Hunter kills family dog with arrow
Morgan, a 5-year-old German Shepherd, was killed last October when a hunter shot her with a bow and arrow. Contributed photo.
Craig and Karen LeValley are trying to find something positive out of the grief they’ve endured since Morgan, their 5-year-old German Shepherd, was shot and killed by a bow hunter on the morning of Oct. 4.
Craig remembers the morning of Morgan’s death with a sense of clarity. He recalled that it was a beautiful morning and that Karen had let him sleep in while she let out the dogs – which also include two chihuahuas, Cocoa and Nestle, and another German Shepherd, Zeus.
After waking, he went out to take care of the horses he and Karen own. Zeus came trotting around the side of the house, but Morgan was nowhere to be found.
Craig searched around the house, looking in the place where the dogs normally lay in the yard and sun bathe, but turned up nothing. He checked the stalls, thinking he may have accidentally locked Morgan in one of them.
“Track,” Craig said to Zeus. The dogs had been highly trained and were capable of tracking. Zeus didn’t respond. Instead, he went into the garage and lied down.
Again, Craig commanded Zeus to track.
Again, no response.
So Craig and Karen, sensing something was wrong, went out to look for their family pet.
When they came back about an hour later, there was a message from the Fauquier County Sheriff’s Office. They had Morgan, but probably not in the condition the family would like.
An officer told the LeValleys that there had been a “hunting incident” involving a man and his 10-year-old son.
According to court documents, Howard Richard Van Nostrand, 47, of Warrenton, was 15 feet above the ground in a tree stand when Morgan and Zeus came down the trail, apparently following a deer.
It was then that a series of text messages were sent between Van Nostrand and another hunter, according to Craig, who heard the texts read aloud during the preliminary hearing.
In short, one hunter asked what to do about the two dogs and Van Nostrand said to shoot them. When asked if he was sure, Van Nostrand said it was taken care of.
Van Nostrand shot Morgan with one arrow before shooting another to kill her, according to court documents.
Van Nostrand, a Bristow-based chripractor, did not deny shooting the dog, court records show, but said he did so because he feared for his safety.
According to the criminal complaint, Van Nostrand said he had been “cornered by dogs when he was younger and didn’t want to take that chance again.”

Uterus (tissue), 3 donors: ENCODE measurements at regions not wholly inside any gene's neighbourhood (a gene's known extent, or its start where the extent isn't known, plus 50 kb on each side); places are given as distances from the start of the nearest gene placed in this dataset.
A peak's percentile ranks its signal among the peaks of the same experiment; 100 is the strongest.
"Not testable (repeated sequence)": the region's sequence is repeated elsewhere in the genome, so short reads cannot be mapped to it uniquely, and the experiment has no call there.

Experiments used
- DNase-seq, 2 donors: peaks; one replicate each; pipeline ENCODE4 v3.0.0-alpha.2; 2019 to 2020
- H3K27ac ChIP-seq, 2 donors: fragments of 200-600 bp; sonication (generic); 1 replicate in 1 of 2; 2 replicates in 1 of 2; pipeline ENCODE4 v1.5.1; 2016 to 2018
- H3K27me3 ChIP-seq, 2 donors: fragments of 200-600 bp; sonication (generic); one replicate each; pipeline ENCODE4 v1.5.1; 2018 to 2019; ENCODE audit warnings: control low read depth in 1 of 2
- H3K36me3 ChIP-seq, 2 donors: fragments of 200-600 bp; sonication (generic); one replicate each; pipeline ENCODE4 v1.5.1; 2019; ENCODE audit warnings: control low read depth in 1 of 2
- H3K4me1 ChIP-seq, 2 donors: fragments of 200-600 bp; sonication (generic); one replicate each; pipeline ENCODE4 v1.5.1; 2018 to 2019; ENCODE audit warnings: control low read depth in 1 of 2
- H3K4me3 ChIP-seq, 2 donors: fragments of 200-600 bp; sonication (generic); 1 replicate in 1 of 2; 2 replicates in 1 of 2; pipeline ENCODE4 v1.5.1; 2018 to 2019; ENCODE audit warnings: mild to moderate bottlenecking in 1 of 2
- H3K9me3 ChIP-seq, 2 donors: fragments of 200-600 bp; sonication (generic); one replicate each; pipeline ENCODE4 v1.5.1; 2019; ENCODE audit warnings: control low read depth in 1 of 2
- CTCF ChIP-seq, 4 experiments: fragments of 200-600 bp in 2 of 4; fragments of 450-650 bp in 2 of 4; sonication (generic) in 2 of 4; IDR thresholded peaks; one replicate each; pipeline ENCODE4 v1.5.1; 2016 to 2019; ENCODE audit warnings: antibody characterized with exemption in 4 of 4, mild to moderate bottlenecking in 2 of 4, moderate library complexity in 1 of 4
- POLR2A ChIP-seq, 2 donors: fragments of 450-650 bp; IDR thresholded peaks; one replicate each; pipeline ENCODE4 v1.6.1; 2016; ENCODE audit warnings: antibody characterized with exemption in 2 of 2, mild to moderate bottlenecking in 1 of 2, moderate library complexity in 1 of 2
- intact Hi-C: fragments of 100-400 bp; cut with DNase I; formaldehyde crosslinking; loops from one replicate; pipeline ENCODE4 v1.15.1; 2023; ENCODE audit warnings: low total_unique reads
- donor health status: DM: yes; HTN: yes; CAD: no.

“He told the landowner the reason he shot the dogs [sic] was because a long time ago he was hunting in Africa and a lion was stalking his tent and all he had was a flashlight,” according to the criminal complaint. “He stated to his son he shot the dogs because ‘they had rabies’ and he was protecting the deer.”
Both of the dogs were trained to protect the LeValleys but only when commanded to do so.
“Mr. Kyle Ramsey of Applejack K-9 Academy, said the dogs would have run away if Mr. Van Nostrand had just yelled at them,” according to the criminal complaint.
Craig said he found it difficult to get past the fact that Van Nostrand said he felt threatened when he was 15 feet in the air.
“I find it very hard to believe that he felt threatened,” Craig said.
The LeValleys said they have been instructed to not contact Van Nostrand, though Karen said she knows Van Nostrand's wife since the two show horses.
According to Craig, Van Nostrand’s legal counsel asked for a plea bargain but the request was denied. Van Nostrand will appear in front of a grand jury on March 23.
Van Nostrand was charged with cruelty to animals and destruction of property greater than $1,000.
An early attempt to ask for a plea bargain was denied, according to Craig.
Immediately following the October incident, Craig and Karen were giving their friends updates on what happened to Morgan through Facebook and through their individual pages.
Eventually, they opted to create one page – Paws for Morgan – for people to receive updates.
Through the page, they are sold T-shirts from which the proceeds will go to the Fauquier County Society for the Prevention of Cruelty to Animals.
The LeVallys said they want to make sure “this doesn’t happen again.”
“If there’s a way that we can do something to let people know that this isn’t right,” Karen said. “That what happened to us can happen again and we just want to educate hunters to be aware that the dogs are out there.”
Craig said he understands that the dogs were off their property and said he takes full responsibility for that.
“I understand, I get it,” Craig said. “I’m sorry and I’ll stand up in court and say my dog is off my property, I get it, give what’s coming to me. I’ll take my punishment but be damn make sure that the other person gets their punishment. She didn’t deserve this.”
Craig said he hasn’t been issued any tickets or fines but will accept them if he does.
“She was chasing a deer,” Craig said. “Even then, their noses are to the ground following a deer. That man was not in danger. That man was not fearful for himself. That man was pissed off that quote unquote they ruined his hunting day. “
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